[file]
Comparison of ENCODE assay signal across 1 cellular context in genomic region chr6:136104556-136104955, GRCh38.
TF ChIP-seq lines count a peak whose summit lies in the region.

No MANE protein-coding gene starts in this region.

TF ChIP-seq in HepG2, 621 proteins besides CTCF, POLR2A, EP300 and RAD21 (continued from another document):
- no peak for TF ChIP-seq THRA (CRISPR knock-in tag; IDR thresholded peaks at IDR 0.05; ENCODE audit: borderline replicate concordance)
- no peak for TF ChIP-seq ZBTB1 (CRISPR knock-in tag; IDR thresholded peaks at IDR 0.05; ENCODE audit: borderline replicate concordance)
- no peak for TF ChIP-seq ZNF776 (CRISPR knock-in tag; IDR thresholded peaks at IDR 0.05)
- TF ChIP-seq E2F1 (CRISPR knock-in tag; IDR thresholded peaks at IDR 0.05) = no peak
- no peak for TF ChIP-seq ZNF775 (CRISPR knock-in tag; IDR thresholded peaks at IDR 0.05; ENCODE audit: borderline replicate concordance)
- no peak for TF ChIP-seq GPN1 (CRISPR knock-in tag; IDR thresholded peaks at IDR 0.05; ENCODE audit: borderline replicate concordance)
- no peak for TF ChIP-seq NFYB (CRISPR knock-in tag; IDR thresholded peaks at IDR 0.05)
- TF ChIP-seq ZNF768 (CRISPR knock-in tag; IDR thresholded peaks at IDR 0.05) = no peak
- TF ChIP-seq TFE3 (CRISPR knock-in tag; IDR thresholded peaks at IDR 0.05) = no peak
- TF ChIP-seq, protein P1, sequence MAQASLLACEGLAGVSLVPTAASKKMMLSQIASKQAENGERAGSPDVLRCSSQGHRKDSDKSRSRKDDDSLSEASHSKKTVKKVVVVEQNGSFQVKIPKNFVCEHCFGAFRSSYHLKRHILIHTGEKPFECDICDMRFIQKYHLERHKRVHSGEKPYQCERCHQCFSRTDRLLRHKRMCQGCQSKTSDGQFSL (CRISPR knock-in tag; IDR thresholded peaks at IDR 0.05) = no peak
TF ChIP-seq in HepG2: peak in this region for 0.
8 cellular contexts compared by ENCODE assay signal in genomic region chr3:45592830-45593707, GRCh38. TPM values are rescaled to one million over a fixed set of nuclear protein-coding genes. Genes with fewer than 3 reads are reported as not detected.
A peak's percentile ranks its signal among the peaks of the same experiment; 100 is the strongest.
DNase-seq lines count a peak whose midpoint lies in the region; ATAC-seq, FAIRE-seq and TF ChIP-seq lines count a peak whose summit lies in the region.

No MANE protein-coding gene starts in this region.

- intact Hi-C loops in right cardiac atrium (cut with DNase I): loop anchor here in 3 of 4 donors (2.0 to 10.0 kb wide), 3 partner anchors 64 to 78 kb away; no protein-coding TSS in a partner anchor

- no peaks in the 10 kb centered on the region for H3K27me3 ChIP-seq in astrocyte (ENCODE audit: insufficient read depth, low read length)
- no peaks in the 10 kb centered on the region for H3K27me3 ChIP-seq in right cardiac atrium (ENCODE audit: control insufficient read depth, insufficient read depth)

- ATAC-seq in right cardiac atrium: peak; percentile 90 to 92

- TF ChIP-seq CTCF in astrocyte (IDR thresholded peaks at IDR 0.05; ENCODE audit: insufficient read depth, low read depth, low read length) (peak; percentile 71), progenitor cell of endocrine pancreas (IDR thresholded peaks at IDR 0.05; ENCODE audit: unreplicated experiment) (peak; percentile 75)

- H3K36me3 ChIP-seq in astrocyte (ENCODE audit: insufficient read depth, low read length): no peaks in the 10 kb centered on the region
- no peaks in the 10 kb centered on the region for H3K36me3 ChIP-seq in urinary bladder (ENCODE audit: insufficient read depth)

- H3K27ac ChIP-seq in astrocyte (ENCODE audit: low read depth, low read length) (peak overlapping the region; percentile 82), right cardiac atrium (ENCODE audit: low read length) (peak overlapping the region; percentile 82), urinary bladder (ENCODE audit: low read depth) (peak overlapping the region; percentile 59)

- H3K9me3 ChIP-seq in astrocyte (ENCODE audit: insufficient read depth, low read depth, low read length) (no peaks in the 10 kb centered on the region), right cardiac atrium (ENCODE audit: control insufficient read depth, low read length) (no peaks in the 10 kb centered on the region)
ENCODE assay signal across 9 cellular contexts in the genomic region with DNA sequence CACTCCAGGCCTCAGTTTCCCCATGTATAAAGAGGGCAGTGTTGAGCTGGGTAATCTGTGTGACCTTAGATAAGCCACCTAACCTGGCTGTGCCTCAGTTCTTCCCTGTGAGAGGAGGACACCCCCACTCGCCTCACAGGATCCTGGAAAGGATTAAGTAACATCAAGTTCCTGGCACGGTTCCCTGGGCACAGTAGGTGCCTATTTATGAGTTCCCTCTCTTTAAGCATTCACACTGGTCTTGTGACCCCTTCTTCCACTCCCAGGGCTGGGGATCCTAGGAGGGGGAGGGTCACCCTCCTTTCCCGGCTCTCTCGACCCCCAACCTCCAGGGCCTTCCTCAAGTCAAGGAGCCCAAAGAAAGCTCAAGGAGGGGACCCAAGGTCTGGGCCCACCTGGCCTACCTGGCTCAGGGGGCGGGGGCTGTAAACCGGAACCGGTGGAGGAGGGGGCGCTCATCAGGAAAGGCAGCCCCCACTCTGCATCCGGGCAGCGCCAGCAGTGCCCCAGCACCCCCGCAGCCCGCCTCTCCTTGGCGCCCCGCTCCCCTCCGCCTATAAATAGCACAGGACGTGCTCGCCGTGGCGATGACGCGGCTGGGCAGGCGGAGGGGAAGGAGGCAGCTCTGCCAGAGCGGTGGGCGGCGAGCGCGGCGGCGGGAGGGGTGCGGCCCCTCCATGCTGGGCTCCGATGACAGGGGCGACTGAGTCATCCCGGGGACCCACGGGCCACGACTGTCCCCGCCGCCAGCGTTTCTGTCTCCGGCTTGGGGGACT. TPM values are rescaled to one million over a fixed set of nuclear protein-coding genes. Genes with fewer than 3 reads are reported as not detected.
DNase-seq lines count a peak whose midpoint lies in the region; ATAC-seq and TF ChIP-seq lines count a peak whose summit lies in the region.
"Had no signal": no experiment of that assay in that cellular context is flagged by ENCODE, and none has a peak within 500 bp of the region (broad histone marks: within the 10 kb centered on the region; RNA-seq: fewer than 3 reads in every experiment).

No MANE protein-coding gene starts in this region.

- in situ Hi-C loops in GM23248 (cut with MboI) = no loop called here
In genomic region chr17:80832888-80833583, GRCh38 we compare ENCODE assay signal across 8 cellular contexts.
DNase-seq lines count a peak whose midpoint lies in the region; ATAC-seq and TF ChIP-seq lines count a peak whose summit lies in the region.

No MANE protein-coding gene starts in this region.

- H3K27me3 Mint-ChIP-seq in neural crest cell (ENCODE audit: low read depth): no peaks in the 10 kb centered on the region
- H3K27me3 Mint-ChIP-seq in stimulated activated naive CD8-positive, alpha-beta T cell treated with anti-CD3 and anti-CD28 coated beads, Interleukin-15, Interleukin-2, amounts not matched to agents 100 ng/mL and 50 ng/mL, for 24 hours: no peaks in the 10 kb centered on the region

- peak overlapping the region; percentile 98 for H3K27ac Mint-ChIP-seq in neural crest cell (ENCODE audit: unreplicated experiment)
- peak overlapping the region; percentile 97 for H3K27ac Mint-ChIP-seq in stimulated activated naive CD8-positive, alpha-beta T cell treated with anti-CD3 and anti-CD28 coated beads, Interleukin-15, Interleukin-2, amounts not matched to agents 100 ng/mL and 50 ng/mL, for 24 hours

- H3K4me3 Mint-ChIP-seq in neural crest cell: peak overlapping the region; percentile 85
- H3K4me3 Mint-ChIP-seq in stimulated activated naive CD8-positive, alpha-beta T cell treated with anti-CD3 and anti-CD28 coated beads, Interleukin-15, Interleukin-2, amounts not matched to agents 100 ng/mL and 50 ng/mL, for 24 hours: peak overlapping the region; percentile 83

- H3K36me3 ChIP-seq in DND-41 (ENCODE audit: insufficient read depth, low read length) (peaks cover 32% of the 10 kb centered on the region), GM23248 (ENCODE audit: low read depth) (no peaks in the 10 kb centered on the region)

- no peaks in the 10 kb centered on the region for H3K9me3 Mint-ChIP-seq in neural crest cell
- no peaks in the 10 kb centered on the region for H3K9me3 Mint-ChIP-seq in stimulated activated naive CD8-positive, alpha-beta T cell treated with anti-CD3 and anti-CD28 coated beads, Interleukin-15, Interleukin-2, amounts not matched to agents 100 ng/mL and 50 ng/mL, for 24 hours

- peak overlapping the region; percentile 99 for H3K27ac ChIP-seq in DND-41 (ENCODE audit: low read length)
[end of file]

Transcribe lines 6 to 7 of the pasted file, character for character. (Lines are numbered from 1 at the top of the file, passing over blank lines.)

- no peak for TF ChIP-seq ZBTB1 (CRISPR knock-in tag; IDR thresholded peaks at IDR 0.05; ENCODE audit: borderline replicate concordance)
- no peak for TF ChIP-seq ZNF776 (CRISPR knock-in tag; IDR thresholded peaks at IDR 0.05)